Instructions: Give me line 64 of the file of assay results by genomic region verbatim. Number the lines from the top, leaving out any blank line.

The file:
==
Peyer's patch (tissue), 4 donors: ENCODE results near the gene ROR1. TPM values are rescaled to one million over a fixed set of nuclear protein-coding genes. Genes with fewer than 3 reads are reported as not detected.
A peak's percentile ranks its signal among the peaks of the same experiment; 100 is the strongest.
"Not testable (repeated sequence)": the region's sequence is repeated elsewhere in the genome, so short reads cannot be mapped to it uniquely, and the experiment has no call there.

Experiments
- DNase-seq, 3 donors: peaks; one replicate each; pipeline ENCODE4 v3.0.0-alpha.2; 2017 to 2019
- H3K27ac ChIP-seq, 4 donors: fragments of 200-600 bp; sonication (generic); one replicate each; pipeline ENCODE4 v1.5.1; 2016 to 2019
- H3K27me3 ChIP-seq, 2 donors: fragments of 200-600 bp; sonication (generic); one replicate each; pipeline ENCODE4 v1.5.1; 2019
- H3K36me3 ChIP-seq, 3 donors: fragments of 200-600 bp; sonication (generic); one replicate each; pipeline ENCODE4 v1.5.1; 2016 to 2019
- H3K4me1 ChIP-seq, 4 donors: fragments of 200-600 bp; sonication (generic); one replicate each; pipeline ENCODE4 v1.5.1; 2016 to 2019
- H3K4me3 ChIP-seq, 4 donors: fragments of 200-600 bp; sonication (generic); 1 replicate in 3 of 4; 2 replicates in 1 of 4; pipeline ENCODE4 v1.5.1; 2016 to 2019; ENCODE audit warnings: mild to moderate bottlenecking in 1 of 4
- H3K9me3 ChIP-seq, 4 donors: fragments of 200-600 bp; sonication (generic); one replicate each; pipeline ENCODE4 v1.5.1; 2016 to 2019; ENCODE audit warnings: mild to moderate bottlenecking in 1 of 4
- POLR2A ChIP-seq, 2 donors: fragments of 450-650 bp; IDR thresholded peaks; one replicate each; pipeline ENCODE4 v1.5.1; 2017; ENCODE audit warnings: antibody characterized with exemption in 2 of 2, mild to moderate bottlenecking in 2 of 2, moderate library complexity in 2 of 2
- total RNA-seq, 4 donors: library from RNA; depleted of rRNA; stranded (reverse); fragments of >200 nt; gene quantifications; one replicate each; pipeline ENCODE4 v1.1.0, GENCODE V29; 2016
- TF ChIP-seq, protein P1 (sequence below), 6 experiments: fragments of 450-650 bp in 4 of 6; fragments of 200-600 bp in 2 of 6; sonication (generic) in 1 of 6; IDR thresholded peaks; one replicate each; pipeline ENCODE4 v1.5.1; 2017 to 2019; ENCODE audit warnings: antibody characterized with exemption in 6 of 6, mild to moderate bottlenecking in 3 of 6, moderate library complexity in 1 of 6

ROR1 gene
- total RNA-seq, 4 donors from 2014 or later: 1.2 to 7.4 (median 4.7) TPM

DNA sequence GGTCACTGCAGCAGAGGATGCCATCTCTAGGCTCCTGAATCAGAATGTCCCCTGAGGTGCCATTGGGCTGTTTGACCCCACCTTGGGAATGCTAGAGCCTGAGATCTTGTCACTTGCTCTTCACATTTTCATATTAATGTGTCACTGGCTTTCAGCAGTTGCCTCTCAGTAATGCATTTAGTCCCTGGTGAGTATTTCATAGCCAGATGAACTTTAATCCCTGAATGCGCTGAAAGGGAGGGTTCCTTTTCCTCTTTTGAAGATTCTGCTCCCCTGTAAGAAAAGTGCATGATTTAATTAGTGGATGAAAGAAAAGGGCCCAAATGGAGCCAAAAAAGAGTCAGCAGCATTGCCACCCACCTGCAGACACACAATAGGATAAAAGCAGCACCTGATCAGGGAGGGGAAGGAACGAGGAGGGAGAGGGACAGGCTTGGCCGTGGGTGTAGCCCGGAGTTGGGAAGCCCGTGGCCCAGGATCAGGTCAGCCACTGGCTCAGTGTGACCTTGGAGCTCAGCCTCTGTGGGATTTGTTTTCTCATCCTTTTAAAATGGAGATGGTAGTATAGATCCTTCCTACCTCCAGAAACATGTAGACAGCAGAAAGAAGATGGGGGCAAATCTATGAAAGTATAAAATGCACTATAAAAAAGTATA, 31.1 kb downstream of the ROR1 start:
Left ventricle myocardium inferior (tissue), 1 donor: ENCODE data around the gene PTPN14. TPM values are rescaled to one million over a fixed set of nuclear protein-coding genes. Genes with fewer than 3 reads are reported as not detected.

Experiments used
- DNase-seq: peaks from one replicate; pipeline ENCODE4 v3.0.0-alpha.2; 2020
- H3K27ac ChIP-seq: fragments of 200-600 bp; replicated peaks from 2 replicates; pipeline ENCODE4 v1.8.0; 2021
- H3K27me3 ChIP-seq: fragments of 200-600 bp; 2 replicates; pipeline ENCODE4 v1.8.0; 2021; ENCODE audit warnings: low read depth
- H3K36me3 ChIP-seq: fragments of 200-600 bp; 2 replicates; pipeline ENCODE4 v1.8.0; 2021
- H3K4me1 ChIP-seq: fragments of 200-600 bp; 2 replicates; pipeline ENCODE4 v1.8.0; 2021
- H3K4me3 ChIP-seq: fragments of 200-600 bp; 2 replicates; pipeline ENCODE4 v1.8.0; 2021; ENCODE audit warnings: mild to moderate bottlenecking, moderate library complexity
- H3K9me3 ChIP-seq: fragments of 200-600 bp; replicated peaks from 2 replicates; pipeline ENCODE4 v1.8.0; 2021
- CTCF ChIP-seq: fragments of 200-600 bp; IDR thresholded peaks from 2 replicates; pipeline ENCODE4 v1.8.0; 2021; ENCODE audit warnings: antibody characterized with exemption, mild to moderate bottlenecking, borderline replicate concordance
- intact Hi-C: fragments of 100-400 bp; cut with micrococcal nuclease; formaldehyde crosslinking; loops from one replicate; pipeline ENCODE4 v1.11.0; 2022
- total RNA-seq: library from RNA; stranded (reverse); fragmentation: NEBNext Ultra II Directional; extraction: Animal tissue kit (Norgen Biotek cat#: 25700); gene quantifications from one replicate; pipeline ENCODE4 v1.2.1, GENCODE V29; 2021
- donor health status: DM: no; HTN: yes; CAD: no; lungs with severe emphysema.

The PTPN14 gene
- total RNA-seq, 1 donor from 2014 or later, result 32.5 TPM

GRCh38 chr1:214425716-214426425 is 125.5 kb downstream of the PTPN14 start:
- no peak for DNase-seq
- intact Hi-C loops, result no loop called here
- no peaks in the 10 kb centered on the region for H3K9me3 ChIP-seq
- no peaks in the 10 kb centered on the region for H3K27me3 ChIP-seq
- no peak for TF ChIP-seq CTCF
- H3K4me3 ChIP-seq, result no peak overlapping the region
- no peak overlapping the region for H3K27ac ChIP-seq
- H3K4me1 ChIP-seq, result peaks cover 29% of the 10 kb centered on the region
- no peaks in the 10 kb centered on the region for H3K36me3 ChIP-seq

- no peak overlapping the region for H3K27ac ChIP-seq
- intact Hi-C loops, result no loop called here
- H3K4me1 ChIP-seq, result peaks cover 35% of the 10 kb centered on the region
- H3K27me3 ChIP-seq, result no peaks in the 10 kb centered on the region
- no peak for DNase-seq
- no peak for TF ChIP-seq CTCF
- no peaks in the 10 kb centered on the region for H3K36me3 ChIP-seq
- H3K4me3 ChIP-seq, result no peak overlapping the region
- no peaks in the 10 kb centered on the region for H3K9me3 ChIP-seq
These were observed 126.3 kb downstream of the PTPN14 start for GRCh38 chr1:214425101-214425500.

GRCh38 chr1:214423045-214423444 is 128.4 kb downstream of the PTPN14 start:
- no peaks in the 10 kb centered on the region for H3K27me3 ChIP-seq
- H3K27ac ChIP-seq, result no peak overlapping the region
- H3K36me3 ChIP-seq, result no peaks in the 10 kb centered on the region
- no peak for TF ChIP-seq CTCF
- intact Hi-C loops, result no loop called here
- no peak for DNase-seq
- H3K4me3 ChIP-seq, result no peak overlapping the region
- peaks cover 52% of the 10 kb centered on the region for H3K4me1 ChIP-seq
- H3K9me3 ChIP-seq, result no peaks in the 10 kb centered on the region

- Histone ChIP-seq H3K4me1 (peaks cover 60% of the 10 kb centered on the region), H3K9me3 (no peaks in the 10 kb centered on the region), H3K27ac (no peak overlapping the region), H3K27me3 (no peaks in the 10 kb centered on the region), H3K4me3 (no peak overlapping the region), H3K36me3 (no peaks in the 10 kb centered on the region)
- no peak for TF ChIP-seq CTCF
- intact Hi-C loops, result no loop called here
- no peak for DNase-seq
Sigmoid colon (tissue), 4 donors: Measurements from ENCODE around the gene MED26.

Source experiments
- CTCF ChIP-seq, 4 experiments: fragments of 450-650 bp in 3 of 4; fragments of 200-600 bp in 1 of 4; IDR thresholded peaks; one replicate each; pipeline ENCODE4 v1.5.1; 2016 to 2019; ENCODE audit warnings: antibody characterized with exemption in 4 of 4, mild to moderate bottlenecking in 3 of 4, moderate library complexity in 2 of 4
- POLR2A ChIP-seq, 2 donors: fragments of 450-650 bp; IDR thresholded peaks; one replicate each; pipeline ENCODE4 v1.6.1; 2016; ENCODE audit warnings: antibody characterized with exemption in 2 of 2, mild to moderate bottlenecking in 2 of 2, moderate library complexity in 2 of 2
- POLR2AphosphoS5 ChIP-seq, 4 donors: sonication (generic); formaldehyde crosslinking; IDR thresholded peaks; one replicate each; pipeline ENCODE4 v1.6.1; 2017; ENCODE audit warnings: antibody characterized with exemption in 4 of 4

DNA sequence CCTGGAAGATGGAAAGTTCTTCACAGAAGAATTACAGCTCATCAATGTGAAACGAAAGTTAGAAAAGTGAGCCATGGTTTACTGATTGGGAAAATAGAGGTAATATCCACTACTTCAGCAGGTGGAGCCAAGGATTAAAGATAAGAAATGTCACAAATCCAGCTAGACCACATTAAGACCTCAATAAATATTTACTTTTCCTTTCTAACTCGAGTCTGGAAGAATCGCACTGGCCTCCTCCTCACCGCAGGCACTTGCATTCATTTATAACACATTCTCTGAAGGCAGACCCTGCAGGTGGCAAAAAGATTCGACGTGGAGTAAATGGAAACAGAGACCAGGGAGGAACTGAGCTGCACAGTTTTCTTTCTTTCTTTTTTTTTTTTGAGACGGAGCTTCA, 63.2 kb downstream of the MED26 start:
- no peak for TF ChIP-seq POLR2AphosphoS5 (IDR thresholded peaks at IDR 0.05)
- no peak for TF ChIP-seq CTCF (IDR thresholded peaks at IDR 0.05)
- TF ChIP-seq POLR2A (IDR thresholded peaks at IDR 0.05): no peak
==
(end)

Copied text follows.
- no peak for TF ChIP-seq CTCF